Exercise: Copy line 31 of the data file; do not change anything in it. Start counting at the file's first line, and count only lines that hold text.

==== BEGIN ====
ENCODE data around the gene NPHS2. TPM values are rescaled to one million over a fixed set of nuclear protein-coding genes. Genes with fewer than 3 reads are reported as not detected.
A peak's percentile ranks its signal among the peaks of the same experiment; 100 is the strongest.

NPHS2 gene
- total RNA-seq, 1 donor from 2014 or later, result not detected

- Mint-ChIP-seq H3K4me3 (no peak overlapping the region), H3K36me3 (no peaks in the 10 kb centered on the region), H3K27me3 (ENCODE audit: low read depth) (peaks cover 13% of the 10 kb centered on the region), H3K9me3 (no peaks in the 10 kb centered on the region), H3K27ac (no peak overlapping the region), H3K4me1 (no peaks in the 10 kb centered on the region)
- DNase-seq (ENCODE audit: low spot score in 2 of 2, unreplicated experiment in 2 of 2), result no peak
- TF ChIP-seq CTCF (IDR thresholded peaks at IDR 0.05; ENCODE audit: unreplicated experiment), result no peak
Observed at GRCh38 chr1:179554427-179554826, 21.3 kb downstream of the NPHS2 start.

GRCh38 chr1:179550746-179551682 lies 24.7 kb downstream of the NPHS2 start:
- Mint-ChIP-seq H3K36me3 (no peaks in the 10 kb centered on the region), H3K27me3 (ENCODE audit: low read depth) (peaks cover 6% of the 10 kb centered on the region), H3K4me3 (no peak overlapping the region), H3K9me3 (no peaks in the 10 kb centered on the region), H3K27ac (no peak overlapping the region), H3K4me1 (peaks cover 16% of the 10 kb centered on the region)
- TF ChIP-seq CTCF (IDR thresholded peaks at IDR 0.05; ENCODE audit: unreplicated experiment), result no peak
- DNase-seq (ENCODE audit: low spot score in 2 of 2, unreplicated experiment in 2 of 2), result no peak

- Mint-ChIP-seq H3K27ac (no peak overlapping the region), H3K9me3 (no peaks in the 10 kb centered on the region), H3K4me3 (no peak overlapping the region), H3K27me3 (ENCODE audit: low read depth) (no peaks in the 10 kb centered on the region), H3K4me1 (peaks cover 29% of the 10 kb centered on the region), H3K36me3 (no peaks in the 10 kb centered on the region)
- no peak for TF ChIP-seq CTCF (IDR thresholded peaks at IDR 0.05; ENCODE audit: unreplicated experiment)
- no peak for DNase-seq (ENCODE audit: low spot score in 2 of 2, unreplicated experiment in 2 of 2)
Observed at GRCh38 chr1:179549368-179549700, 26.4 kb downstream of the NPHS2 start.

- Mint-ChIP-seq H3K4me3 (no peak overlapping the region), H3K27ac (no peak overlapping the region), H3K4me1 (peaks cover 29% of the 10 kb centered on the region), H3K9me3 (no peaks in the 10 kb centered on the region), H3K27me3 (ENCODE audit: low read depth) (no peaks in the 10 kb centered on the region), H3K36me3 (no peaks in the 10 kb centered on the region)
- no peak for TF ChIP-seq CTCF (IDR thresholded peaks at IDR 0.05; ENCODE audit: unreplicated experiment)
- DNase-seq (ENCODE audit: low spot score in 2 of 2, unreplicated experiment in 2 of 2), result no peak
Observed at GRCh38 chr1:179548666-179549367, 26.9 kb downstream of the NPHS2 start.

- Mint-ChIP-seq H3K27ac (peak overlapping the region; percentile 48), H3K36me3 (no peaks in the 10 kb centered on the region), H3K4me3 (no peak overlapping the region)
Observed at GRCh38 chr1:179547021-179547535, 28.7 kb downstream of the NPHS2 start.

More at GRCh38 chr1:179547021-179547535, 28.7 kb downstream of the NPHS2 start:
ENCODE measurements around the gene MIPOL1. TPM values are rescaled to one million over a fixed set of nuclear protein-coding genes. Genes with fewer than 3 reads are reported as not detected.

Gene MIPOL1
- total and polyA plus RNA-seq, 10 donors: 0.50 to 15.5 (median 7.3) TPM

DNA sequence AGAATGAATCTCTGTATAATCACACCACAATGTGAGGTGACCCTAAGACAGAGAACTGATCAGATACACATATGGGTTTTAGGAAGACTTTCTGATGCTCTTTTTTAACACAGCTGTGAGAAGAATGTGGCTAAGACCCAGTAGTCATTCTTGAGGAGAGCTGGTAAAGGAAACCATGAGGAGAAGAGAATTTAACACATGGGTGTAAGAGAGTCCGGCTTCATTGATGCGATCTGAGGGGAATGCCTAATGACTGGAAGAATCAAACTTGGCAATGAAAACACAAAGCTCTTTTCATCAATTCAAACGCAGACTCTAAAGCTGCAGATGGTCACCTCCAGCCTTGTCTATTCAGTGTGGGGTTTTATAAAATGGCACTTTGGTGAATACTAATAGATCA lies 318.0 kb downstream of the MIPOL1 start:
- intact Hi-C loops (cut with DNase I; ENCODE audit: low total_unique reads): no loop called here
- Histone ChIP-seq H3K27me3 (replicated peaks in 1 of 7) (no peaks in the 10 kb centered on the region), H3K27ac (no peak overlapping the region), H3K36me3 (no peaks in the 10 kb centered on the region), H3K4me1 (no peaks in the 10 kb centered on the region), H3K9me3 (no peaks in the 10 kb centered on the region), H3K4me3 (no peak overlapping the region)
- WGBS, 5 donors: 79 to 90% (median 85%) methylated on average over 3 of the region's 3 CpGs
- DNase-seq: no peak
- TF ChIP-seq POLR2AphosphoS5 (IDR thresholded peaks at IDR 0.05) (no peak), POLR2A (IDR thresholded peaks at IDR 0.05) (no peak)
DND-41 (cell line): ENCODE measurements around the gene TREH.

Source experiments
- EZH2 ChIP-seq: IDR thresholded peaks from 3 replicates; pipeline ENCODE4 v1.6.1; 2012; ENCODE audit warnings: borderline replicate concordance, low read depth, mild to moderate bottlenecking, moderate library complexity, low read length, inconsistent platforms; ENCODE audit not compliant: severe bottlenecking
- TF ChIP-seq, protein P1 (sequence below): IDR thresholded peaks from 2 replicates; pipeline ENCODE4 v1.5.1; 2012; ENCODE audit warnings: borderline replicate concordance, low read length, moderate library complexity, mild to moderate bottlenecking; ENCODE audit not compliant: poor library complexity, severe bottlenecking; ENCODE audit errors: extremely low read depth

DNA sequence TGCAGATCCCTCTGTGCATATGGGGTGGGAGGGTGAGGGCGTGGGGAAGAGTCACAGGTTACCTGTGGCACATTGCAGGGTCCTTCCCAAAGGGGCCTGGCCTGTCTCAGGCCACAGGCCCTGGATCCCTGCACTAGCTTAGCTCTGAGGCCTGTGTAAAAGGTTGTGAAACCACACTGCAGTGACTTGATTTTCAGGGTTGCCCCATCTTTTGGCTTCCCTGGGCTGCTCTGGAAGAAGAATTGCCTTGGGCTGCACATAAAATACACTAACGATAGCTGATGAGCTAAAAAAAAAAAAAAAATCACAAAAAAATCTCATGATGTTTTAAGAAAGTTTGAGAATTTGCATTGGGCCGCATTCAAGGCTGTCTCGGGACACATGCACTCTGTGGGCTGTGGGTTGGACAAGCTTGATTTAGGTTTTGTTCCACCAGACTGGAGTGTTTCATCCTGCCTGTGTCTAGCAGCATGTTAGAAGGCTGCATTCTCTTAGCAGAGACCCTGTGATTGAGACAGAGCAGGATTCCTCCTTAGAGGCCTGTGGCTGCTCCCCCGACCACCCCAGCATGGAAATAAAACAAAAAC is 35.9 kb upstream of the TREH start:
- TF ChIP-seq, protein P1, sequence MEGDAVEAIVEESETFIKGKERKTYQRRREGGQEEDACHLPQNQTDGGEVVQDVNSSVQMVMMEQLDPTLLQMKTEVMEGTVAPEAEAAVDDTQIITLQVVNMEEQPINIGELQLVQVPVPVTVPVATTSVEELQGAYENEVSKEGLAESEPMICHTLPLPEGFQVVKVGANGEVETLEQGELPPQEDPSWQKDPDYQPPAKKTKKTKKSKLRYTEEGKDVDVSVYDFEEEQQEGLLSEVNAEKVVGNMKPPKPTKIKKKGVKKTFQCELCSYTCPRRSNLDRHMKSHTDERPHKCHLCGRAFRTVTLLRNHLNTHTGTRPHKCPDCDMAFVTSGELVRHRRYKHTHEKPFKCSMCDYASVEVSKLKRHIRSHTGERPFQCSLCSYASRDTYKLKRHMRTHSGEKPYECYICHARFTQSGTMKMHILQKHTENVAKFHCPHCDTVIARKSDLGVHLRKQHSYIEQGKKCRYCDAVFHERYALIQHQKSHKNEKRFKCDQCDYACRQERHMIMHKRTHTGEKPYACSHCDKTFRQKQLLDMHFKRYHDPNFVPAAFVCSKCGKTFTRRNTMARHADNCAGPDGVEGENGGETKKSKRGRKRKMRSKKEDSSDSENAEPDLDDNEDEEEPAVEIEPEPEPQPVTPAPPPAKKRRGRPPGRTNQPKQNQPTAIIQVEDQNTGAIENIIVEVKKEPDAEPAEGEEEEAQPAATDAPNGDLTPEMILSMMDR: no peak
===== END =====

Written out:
- DNase-seq: no peak